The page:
The longest shot of the list is of course ASU, which has little hope of beating both Arizona and Stanford, and then they’d need a waiver (if they beat UCLA too, they wouldn’t need the waiver, but we’d lose UCLA from the list of bowl eligibles). But the rest aren’t all that bad, particularly now that USC seems to be losing some steam.
Just an FYI.
Cal wins a road game! For its next trick, how about playing top-ranked Oregon? Jason and Ken return with thoughts about Washington State, a preview of Saturday’s Oregon game (including how Cal can win! yes, we’re insane), bowl scenarios, Pac-12 scheduling, and more.
You can also subscribe to the podcast on iTunes.
Identify the “secret word,” win a no-prize.
For those who predicted my overly optimistic due date for the publishing of this podcast on Sunday, well, you were right. Always more going on that I care to remember.
In any case, excuse my length rambling in this one… I had a lot to say about our vision for our beloved Bears. Enjoy:
(Update at Noon: misspoke in the first bullet of the “not about the road” list… correcting to match intent.)
OK, so the Bears finally win on the road, the 20-13 win over otherwise hapless WSU isn’t inspiring a lot of confidence in the Bears on the road. So, what’s the truth?
Arguments for stinking on the road:
- At home 4-0, road 1-4… it doesn’t get any more simple than that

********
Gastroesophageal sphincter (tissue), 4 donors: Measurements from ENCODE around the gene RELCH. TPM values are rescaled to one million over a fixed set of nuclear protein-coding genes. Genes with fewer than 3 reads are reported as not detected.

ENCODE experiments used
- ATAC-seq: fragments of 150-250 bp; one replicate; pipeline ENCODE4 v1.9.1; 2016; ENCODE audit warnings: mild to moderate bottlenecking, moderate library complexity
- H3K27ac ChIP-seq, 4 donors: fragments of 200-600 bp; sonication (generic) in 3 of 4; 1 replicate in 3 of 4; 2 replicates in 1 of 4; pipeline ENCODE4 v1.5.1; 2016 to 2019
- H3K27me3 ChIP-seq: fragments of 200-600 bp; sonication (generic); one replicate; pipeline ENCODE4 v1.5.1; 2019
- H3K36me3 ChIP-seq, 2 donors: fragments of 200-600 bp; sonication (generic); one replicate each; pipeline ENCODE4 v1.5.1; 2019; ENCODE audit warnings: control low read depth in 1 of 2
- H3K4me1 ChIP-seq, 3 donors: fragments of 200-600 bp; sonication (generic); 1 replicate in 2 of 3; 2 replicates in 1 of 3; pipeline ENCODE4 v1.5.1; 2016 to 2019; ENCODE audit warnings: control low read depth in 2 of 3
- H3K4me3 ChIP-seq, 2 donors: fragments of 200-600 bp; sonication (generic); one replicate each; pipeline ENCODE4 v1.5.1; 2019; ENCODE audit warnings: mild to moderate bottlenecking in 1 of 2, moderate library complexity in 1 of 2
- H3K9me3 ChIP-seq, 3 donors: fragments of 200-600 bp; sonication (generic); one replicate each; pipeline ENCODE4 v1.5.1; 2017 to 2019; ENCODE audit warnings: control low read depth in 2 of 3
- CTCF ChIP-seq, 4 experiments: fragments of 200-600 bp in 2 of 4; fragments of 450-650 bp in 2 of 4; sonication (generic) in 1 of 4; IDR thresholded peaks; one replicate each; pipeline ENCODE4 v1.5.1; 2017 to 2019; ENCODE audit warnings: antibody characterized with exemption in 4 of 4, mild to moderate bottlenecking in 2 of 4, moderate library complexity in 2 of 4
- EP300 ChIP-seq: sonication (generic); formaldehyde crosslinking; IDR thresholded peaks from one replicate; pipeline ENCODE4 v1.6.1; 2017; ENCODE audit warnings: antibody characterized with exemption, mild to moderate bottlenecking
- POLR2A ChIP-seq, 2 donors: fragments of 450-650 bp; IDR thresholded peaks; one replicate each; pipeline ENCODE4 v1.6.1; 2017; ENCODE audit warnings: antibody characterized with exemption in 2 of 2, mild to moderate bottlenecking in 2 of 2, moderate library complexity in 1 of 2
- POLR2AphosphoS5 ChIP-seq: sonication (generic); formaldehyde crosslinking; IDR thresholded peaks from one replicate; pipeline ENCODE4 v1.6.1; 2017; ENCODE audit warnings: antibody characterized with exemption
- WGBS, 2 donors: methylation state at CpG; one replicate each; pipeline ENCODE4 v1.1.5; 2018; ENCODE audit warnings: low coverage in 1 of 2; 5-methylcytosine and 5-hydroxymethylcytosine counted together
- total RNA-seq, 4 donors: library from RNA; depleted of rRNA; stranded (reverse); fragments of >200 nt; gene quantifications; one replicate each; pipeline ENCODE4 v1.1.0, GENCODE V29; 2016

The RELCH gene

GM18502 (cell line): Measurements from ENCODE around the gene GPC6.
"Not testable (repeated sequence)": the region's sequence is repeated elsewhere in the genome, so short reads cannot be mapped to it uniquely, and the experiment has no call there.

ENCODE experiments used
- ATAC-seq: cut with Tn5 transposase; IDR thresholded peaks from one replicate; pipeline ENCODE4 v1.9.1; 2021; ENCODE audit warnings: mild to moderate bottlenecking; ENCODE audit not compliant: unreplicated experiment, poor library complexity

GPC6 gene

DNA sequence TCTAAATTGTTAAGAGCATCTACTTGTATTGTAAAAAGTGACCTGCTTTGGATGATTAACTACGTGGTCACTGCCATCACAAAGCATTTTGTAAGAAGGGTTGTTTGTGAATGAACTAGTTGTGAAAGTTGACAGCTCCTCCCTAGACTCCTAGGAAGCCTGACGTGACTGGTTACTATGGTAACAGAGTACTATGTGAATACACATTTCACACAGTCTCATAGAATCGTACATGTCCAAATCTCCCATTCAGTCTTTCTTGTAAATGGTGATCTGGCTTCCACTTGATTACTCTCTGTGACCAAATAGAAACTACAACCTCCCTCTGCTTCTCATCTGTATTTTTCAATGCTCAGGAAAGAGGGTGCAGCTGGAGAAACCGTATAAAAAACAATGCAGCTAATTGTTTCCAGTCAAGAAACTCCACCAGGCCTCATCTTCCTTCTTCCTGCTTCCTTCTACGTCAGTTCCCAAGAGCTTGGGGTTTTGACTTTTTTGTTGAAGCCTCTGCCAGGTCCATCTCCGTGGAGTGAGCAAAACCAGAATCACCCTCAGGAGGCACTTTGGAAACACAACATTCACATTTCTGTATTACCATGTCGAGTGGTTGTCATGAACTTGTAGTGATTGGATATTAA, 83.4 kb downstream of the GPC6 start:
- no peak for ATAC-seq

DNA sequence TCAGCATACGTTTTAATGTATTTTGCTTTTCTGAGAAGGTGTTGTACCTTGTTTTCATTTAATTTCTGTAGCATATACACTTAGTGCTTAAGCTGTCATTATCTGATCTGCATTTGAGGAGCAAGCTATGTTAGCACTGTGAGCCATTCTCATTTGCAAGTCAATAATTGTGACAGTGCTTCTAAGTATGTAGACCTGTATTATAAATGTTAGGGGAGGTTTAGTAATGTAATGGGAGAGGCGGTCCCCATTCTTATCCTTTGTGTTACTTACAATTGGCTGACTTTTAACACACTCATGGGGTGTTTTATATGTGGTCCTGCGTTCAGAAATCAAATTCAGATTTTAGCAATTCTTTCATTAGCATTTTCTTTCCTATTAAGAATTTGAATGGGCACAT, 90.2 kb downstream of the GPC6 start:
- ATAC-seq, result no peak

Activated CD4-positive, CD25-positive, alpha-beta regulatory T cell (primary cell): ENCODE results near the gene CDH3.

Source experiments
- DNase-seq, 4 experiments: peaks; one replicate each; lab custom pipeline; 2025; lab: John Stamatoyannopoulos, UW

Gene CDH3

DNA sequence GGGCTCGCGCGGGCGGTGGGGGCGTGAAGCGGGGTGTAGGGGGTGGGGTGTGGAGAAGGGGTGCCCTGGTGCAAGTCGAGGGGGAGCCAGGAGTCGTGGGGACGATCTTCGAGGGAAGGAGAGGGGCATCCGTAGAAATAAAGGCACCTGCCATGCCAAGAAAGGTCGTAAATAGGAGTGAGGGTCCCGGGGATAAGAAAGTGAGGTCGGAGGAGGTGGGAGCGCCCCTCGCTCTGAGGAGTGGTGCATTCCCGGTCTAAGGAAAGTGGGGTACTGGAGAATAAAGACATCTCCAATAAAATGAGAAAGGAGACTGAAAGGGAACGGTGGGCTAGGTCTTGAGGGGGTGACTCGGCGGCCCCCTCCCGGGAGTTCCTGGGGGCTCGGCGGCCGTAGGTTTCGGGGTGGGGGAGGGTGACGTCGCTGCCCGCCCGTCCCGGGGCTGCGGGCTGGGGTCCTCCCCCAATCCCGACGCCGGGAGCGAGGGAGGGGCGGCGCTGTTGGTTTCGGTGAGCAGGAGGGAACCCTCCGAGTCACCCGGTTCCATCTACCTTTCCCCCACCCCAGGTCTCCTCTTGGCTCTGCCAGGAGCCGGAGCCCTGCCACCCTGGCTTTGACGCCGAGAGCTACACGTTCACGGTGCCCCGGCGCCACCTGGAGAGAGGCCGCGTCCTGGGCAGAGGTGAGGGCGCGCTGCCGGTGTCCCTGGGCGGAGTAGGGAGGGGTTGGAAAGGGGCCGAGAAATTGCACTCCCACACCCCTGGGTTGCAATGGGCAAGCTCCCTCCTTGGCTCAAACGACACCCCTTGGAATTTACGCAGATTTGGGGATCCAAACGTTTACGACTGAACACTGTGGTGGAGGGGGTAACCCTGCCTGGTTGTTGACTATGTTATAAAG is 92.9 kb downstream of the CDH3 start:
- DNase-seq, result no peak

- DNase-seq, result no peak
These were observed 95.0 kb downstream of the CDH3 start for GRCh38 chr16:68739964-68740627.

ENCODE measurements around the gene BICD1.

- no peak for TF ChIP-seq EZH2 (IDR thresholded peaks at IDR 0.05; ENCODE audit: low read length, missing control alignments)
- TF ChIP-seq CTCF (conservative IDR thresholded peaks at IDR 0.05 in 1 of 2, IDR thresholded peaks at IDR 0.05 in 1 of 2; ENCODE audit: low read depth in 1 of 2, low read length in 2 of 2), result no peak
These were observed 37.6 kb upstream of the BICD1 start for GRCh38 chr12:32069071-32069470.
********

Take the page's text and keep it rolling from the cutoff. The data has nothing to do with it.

- The OSU team that crushed us in Corvallis, lost to the UCLA team we destroyed at home
- The ASU team we crushed at home, lost a nailbiter to USC in the same stadium we got destroyed by USC
- That close loss to Arizona in Tucson looks less impressive after they got killed by Stanford
Arguments that it’s not all about the road:
- Every team we lost to is in front of us in the Pac-10 standings and every team we beat is
in front ofBEHIND us (something only Oregon at the top and bottom feeders WSU and ASU, and then us, can say)
- Every team we beat is behind us in the Pac-10 standings
- Nevada was not a blowout.. it was close and Nevada extended in the end. Plus, their offense is very tough to defend…
- The OSU loss can be ignored because of the Riley injury
- Based on the above two bullets, the only “true” egg-lay is USC
The point of this being, it’s not as simple and one sided as it would appear. I still think there’s something about the road that is tough for this team, but it’s not as clear cut as it seems on the surface.
Will the Bears finally win one on the road? (in 2008, their only road victory was WSU) Will Mansion play well? We’ll hash it out here live at 1 PM.